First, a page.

Visual and listening devices are only used where a child/young person has an identified health care need for example epilepsy, gastro or where an emotional well-being risk has been highlighted and the staff supporting need to be able to see or listen to the young person to support their safety and care. The visual and listening devices will enable staff to support a child/young person’s health and well-being without having to be in the room with them, thereby promoting dignity and privacy. Where a child young person has epilepsy and the visual and listening device is necessary, staff can respond as necessary to the identified risk or concern without having to interrupt sleep.


8. How Children/Young People will be Protected from Potential Abuse of Such Measures

The use of door alarms within the home will be monitored and will be used in line with individual Risk Assessments. Staff are to ensure they discuss and agree who is responsible for setting/re-setting the alarms at night.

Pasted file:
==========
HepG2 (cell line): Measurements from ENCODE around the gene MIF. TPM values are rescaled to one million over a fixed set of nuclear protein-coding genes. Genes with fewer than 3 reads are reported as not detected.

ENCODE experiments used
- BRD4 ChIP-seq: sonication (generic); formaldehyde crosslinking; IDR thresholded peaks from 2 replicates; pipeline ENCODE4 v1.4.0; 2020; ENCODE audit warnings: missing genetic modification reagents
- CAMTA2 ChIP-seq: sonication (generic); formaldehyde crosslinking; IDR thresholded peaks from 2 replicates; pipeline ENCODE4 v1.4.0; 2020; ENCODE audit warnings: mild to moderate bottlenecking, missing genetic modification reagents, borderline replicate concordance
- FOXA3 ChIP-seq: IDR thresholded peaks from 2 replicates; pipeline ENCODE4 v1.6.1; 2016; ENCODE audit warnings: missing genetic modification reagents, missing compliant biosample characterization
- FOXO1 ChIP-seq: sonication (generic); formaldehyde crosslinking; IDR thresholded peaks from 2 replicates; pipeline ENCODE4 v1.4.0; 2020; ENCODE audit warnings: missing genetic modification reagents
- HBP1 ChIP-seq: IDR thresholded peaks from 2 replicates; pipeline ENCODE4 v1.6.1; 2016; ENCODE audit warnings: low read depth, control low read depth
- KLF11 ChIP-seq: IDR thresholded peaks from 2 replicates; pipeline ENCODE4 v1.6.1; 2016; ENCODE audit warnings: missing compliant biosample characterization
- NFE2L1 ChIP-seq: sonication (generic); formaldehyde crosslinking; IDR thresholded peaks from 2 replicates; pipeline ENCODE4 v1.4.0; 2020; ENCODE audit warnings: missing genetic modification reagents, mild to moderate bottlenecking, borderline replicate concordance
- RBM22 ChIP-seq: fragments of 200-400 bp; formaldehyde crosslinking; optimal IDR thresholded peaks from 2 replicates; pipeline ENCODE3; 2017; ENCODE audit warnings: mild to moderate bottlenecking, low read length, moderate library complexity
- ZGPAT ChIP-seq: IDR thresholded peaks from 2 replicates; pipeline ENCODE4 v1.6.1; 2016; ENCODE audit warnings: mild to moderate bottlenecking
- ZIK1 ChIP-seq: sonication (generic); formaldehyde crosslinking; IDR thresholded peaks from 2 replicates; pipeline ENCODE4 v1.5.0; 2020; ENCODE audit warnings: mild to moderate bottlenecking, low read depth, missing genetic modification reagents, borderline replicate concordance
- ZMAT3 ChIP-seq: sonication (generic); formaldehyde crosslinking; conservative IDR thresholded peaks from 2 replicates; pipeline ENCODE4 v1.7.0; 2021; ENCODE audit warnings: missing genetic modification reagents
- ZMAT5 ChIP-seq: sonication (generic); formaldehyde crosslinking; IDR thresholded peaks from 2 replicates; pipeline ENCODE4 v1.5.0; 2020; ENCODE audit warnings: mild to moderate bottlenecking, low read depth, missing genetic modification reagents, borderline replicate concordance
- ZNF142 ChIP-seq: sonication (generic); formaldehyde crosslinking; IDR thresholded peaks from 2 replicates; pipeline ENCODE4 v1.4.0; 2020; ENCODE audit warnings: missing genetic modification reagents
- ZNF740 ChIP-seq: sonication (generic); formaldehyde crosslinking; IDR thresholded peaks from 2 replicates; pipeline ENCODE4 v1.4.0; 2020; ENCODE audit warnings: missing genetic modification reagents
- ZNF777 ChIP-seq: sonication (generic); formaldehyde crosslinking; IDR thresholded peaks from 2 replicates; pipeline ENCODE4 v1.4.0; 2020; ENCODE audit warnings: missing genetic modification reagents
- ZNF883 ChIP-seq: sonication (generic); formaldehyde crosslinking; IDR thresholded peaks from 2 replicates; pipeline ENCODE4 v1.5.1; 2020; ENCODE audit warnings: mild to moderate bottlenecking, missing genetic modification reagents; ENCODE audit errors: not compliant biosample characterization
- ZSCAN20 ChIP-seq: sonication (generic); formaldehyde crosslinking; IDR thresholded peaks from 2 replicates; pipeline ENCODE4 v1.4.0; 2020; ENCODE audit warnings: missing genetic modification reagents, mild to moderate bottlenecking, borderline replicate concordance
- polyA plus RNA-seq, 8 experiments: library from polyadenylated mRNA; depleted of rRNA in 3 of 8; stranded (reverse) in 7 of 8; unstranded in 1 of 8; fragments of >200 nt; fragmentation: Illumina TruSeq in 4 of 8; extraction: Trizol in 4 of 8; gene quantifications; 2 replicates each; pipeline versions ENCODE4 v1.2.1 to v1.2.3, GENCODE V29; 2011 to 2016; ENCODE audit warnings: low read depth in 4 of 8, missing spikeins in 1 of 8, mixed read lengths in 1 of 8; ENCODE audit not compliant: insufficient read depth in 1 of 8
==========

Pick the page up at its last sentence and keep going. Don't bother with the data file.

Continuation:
Any use of door alarms will be as an additional measure of support for the child/young person and not as a behaviour management tool or monitoring device. The purpose of the door alarms will not be to punish or supervise the child/young person, but to ensure appropriate levels of support and guidance are available overnight, or as additional security to highlight to staff if external doors to the Home are opened.

The use of visual and listening devices in the home will be monitored and will only be used in line with individual risk assessments. Health/CAMHS professionals will support decision making in relation to the use of these devices.

The Registered Manager is responsible for monitoring the use of CCTV, door alarms, visual and listening devices within the home and any issues or concerns should be addressed.


9. Further Information

Surveillance Camera Code of Practice (Home Office)